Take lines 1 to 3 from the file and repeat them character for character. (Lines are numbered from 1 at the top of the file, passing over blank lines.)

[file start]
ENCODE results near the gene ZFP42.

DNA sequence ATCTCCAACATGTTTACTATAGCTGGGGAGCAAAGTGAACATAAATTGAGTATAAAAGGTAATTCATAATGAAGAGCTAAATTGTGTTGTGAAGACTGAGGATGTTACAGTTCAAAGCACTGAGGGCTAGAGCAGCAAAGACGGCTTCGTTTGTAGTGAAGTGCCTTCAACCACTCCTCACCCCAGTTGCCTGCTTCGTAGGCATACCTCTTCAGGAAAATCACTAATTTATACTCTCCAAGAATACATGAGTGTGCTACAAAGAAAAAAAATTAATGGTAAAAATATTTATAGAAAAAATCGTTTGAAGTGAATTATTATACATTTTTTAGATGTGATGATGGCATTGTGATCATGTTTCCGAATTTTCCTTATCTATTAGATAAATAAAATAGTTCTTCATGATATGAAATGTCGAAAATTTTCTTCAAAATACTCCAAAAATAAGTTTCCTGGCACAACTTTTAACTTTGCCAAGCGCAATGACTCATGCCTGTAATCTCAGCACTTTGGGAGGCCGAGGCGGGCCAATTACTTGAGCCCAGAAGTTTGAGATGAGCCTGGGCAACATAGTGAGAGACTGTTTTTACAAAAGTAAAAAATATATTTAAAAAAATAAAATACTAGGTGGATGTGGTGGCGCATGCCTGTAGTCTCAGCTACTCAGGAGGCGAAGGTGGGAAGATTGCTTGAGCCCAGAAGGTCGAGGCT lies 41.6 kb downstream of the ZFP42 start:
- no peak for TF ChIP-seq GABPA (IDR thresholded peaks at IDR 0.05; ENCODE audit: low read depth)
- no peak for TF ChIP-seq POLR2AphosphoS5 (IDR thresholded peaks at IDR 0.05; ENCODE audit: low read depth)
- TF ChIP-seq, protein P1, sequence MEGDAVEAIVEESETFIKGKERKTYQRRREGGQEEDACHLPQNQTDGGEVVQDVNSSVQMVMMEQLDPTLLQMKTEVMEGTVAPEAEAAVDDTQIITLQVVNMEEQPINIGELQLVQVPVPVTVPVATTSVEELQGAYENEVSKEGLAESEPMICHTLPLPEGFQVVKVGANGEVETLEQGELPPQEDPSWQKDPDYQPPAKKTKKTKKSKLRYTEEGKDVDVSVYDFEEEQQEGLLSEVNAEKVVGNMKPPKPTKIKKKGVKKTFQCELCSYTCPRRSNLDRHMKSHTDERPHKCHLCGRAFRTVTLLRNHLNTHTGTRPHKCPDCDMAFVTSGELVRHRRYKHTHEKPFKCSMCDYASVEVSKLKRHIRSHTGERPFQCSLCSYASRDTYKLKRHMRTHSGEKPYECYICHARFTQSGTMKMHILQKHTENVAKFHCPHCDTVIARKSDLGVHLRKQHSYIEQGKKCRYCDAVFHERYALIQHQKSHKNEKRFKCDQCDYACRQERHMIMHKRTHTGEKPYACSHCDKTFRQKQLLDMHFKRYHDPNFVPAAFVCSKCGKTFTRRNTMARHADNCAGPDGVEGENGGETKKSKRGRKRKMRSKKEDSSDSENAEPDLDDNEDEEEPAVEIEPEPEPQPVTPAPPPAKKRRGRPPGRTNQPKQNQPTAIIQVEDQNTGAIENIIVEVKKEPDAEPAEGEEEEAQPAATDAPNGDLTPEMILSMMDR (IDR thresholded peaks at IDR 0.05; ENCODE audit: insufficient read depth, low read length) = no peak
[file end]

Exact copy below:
ENCODE results near the gene ZFP42.

DNA sequence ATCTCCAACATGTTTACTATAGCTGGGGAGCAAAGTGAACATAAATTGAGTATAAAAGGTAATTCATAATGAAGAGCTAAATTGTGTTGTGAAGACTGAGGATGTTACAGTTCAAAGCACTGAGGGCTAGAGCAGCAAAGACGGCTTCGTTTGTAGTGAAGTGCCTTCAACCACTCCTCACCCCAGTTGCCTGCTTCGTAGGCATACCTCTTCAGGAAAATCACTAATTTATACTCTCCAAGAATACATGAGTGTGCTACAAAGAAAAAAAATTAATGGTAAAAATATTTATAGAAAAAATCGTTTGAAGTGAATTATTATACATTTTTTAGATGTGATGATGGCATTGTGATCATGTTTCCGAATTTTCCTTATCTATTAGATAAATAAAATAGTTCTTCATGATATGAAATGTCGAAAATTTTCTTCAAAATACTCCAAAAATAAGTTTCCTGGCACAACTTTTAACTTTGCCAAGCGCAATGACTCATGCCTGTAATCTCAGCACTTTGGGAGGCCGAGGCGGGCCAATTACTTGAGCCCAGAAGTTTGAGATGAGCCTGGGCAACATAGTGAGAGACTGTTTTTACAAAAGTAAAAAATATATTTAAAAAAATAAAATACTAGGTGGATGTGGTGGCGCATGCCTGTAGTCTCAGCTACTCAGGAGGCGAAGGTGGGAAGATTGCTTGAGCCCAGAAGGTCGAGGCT lies 41.6 kb downstream of the ZFP42 start:
- no peak for TF ChIP-seq GABPA (IDR thresholded peaks at IDR 0.05; ENCODE audit: low read depth)